The EU estimated that the traffickers grossed $3 billion. This was not a purely European phenomenon. In 2010 people from at least 127 countries were trapped in involuntary servitude in 137 countries. Not all trafficked people were under duress. In the Americas an estimated three million Latin Americans paid about $7 billion in 2008 to be smuggled illegally into the United States. Illegal African migration to Europe has been far less: some 55,000 in 2008, with payments to smugglers of about $150 million.

An altogether new form of organized crime developed in the last quarter of the 20th Century as governments put in place laws to protect the natural environment. With almost total impunity corporations set about breaking air and water pollution laws, ignoring guidelines for the treatment of hazardous wastes, trading in ozone-depleting chemicals and endangered species, and stealing the natural wealth of poor countries. African countries caught in conflict and thus unable to defend their territorial integrity, Somalia in particular, became dumping grounds for European toxic waste.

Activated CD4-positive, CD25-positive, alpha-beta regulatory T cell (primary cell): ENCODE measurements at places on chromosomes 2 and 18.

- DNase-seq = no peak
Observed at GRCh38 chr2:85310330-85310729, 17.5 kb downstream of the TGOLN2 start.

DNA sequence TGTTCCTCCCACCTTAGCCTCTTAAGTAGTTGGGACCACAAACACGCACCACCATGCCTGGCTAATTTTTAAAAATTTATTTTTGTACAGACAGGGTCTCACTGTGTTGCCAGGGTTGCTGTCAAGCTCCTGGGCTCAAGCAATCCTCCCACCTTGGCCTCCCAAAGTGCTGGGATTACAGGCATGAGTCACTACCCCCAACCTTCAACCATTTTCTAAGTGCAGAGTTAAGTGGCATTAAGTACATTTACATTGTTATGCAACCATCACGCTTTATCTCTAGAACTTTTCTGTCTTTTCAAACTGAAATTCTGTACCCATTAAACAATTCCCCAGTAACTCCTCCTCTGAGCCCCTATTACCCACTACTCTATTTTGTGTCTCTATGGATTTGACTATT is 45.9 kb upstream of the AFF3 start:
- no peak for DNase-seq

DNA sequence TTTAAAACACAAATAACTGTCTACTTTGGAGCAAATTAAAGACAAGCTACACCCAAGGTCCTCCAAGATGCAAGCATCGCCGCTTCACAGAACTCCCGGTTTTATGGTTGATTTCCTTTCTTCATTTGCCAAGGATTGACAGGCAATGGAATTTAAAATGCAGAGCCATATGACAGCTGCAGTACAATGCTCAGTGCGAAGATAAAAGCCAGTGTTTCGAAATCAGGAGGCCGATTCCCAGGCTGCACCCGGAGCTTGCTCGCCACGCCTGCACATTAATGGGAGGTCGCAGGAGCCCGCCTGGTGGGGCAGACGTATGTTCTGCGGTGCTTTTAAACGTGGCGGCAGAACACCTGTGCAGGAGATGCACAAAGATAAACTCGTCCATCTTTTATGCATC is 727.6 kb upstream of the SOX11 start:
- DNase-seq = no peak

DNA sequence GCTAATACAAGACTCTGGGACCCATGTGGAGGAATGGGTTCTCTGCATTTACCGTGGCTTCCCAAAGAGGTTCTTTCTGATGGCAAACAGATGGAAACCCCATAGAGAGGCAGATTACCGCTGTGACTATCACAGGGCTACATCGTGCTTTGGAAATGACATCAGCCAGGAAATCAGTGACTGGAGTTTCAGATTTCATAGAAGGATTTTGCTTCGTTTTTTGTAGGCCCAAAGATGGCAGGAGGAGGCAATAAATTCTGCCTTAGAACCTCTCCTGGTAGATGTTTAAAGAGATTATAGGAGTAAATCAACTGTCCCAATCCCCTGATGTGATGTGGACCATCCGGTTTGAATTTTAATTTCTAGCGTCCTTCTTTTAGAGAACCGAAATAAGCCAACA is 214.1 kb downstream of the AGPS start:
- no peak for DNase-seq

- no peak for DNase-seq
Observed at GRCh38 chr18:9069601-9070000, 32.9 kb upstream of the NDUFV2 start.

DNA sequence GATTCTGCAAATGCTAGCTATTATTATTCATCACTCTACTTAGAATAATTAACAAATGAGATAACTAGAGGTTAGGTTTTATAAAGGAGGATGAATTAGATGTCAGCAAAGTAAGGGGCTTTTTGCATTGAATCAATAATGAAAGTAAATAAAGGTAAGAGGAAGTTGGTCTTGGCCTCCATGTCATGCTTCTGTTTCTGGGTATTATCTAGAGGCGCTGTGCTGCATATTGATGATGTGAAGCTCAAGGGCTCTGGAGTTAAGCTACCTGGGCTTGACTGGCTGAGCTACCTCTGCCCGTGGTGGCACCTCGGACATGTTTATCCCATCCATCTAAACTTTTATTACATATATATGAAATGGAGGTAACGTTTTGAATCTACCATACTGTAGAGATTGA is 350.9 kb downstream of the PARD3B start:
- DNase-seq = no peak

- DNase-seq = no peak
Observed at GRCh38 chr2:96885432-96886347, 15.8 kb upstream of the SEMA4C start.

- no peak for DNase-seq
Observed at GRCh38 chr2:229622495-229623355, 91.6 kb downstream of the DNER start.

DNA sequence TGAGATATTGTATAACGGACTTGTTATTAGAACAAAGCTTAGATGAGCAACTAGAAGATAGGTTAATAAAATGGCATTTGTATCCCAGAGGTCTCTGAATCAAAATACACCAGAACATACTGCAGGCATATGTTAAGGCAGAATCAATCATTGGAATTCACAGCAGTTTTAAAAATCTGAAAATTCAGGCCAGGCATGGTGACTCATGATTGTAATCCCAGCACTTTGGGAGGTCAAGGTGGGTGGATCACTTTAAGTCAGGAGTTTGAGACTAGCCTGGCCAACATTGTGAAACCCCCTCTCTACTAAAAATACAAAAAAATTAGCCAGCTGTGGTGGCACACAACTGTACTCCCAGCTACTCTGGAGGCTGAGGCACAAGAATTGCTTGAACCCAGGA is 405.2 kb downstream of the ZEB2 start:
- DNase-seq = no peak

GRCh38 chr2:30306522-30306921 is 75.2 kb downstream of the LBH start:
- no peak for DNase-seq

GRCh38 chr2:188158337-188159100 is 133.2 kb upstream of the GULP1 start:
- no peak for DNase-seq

These crimes, even when committed entirely within one country, had international implications, for air, water and land exist in complex globally interconnected systems. The exploitation of endangered animals has been almost all transnational, for the demand for animals or their body parts is mainly East Asian, and supply comes from Africa and the rest of Asia.

The money generated by the grisly trade in tiger parts, rhino horn and elephant ivory is not large by world standards, but is enough to drive those animals towards extinction. Tiger parts are estimated to generate sales of $5 million per year. Poachers kill between 5,000 and 12,000 African elephants every year to supply the market with between 50 and 120 tons of ivory, valued at about $62 million. Rhino horn sales of some 800 kilograms generate some $8 million per year.

The trade in hardwoods is much more lucrative, and again, is largely corporate, with supplies valued at $2.6 billion going from East and South East Asia to the European Union, and another $870 million supply chain bringing stolen South-East Asian forest products to China.